Red Letter
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On Practice (First Half)
by Mao Tse-tung
Estimated Reading Time: 14 min

Mao devoted himself to giving the Party a philosophical basis and produced two essays entitled On Practice and On Contradiction. In the first, Mao emphasised that 'above all, Marxists regard man's activity in production as the most fundamental practical activity, the determinant of all his other activities'. In addition, 'class struggle in particular, in all its various forms, exerts a profound influence on the development of man's knowledge. In class society; everyone lives as a member of a particular class, and every kind of thinking, without exception, is stamped with the brand of a class.' Mao continued the Marxian tradition as exemplified in Lukacs, Gramsci, and the later Lenin. This emphasis on the unity of theory and practice was basic to Marx, though absent from Kautsky, the early Lenin and Stalin. On Practice married the Theses on Feuerbach with a crude, inductive, natural scientific method, and denied that Marxism had any ontological basis or underlying metaphysic. This chimed well with Mao's own aversion to book-learning and dogmatism, and also his desire to give a theoretical justification for his own policies. The very practical success of the Yenan regime - though unorthodox by Communist standards - was its own justification. For the Marxist philosophy of dialectical materialism: 'emphasises the dependence of theory on practice and in turn serves practice. The truth of any knowledge or theory is determined not br subjective feelings but by the objective result in social practice. Only social practice can be the criterion of truth.'

David Mclellan's Marxism after Marx

We're going to go through a greatest hits of Mao's 1937 output: On Guerilla Warfare, On Contradiction, and Combat Liberalism. Get ready and enjoy part one of On Practice.

Before Marx, materialism examined the problem of knowledge apart from the social nature of man and apart from his historical development, and was therefore incapable of understanding the dependence of knowledge on social practice, that is, the dependence of knowledge on production and the class struggle.

Above all, Marxists regard man's activity in production as the most fundamental practical activity, the determinant of all his other activities. Man's knowledge depends mainly on his activity in material production, through which he comes gradually to understand the phenomena, the properties and the laws of nature, and the relations between himself and nature; and through his activity in production he also gradually comes to understand, in varying degrees, certain relations that exist between man and man. None of this knowledge can be acquired apart from activity in production. In a classless society every person, as a member of society, joins in common effort with the other members, enters into definite relations of production with them and engages in production to meet man's material needs. In all class societies, the members of the different social classes also enter, in different ways, into definite relations of production and engage in production to meet their material needs. This is the primary source from which human knowledge develops.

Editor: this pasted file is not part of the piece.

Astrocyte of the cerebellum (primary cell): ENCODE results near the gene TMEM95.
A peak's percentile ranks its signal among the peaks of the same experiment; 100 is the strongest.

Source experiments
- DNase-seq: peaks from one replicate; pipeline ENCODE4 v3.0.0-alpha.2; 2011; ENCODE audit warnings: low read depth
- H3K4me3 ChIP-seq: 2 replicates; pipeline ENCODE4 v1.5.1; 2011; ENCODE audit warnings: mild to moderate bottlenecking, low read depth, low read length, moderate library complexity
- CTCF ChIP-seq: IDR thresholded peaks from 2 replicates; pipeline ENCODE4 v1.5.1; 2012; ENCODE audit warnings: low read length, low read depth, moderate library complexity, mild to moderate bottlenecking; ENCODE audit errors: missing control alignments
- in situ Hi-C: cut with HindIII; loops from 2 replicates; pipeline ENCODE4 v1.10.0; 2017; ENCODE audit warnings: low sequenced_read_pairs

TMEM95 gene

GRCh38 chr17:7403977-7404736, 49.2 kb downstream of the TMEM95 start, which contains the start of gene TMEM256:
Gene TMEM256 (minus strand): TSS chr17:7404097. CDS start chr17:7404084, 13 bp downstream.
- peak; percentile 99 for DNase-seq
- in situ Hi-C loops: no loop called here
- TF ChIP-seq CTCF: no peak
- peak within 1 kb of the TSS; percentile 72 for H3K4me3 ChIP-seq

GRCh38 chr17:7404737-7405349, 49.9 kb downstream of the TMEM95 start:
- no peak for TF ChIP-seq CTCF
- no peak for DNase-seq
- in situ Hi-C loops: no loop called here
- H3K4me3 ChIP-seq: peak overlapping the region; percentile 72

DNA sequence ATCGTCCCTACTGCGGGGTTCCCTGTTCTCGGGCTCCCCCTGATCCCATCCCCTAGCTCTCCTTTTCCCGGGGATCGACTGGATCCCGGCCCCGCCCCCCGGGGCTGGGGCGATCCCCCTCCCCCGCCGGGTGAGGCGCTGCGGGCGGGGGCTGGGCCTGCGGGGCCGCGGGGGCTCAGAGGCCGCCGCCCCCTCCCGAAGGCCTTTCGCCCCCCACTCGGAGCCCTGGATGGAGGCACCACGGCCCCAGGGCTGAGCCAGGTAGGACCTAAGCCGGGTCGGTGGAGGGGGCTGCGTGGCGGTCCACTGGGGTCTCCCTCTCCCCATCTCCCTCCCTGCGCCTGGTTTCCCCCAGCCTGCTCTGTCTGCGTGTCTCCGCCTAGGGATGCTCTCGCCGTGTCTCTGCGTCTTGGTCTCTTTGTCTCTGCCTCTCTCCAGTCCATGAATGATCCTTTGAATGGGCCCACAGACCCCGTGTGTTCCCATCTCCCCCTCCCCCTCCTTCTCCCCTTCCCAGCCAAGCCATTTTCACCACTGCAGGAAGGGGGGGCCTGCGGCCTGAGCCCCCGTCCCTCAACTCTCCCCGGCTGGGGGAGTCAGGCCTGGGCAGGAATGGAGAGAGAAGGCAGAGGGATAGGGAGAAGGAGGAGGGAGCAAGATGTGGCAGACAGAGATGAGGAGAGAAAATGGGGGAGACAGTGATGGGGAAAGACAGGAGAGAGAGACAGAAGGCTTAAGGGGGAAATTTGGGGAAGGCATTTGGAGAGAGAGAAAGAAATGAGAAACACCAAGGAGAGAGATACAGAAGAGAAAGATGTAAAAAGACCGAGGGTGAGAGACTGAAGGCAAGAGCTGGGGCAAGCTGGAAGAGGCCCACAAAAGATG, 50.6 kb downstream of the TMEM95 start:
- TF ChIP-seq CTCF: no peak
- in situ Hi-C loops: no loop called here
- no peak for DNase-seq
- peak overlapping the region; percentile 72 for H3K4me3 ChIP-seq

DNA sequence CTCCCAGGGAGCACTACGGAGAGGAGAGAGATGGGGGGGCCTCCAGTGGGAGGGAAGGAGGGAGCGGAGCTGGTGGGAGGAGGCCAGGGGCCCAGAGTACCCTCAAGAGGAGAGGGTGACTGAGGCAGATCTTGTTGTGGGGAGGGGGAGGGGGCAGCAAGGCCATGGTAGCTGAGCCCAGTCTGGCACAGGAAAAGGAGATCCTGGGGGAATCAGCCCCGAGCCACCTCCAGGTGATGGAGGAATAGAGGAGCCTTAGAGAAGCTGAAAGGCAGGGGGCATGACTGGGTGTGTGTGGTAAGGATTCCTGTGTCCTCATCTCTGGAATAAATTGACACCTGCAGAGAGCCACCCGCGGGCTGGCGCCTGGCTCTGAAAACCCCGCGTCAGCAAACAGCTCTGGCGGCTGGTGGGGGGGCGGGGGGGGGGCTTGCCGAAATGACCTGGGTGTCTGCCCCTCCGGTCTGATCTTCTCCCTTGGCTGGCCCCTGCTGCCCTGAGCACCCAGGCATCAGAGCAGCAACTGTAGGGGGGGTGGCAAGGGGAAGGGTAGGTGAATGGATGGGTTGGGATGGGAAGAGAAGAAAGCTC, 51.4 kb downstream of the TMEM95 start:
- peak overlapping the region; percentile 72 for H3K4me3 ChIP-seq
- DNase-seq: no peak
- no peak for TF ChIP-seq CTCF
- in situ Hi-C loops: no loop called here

Man's social practice is not confined to activity in production, but takes many other forms—class struggle, political life, scientific and artistic pursuits; in short, as a social being, man participates in all spheres of the practical life of society. Thus man, in varying degrees, comes to know the different relations between man and man, not only through his material life but also through his political and cultural life (both of which are intimately bound up with material life). Of these other types of social practice, class struggle in particular, in all its various forms, exerts a profound influence on the development of man's knowledge. In class society everyone lives as a member of a particular class, and every kind of thinking, without exception, is stamped with the brand of a class.

Marxists hold that in human society activity in production develops step by step from a lower to a higher level and that consequently man's knowledge, whether of nature or of society, also develops step by step from a lower to a higher level, that is, from the shallower to the deeper, from the one-sided to the many-sided. For a very long period in history, men were necessarily confined to a one-sided understanding of the history of society because, for one thing, the bias of the exploiting classes always distorted history and, for another, the small scale of production limited man's outlook. It was not until the modern proletariat emerged along with immense forces of production (large-scale industry) that man was able to acquire a comprehensive, historical understanding of the development of society and turn this knowledge into a science, the science of Marxism.